A NOTABLE digital divide exists along generational lines in Slovakia. This finding stems from the results of a research project called the Digital Gap in the Generational Optics carried out by the non-governmental think tank Institute for Public Affairs between 2005 and 2013.
The Baby Boomer generation (grandparents) lags behind in the use of modern digital technology, while the inter-generational difference is slightly less dramatic between Millennials (children and young people) and the generation of their parents, Generation X.
While as many as 89 percent of Millennials have experience using modern information technology, the number falls to 71 percent for Generation X and only 35 percent for Baby Boomers.
“There are several factors on the table, such as the accessibility of computers, the internet, or possibilities to gain and develop digital literacy, as well as the education level, the ability to learn, internal and external motivation, lifestyle and general attitudes towards modern technology, that are based on a system of values – meaning, how important a role modern technology plays in the life of the person,” said the project’s author, Marián Velšic.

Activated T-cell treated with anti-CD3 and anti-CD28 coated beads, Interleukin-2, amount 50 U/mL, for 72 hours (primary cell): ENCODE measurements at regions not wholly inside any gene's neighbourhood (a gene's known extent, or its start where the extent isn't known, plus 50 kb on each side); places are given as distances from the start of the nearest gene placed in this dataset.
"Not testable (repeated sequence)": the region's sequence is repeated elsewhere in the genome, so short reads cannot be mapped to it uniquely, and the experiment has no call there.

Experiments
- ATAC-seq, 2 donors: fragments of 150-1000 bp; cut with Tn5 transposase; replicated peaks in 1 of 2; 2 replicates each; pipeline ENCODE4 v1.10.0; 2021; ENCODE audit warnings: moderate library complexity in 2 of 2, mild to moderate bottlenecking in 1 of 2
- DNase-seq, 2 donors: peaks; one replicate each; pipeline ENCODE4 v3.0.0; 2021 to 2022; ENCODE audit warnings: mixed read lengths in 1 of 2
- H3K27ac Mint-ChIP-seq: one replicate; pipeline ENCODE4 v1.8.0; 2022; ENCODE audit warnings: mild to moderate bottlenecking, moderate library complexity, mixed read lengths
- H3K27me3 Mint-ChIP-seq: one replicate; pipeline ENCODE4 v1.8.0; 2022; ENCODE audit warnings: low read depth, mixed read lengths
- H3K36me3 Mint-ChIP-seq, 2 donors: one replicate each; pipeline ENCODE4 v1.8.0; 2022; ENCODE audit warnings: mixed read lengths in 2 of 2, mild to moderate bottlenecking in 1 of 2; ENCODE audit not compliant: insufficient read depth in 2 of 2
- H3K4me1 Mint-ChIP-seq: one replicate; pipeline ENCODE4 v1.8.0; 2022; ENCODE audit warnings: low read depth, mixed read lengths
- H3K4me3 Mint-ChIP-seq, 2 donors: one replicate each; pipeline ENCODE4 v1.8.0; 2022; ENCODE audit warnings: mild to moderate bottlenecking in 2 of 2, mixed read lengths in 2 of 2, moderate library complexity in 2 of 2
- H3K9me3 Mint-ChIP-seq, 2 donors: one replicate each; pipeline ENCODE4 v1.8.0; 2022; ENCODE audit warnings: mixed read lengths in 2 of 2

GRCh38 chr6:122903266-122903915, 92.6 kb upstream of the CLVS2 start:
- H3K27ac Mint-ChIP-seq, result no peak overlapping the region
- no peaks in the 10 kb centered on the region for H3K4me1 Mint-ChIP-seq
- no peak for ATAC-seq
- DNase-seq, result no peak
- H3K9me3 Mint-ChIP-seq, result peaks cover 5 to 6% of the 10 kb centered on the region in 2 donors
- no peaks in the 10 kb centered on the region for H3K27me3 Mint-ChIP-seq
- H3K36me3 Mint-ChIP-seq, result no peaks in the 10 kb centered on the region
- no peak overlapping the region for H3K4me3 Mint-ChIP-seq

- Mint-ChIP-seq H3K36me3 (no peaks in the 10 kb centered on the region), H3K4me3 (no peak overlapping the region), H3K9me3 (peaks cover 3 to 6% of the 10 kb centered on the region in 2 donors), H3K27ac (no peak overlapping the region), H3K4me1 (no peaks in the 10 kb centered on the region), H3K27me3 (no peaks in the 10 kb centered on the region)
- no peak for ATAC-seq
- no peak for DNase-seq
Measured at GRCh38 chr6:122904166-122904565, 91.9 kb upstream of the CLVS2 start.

One reason for the intergenerational gaps in digital literacy is the differing internal motivation and external pressure from society. Millennials are motivated by their school and the environment of their peers. The survey also showed that 65 percent of respondents from younger generation said that they have experience with demands for digital literacy from the labour market.
For Generation X, the demands of the labour market are a big motivating factor. Up to 47 percent of these respondents said in 2005 that they acquired their skills to meet job requirements.
In contrast, Baby Boomers are less responsive to such outside pressure, and they are more likely to be influenced by those within their immediate social environment, like family and friends.
The perception of information technology also differs between generations. For Millennials it is a form of self-expression and self-realisation, as well as generational formation. On the other hand, Generation X views modern technology as a tool to help them stay employed and fulfil their everyday duties. Baby Boomers see computers, smartphones, tablets and the internet as something used by their children and grandchildren for which they are “too old”.
5. May 2014 at 0:00 | Compiled by Spectator staff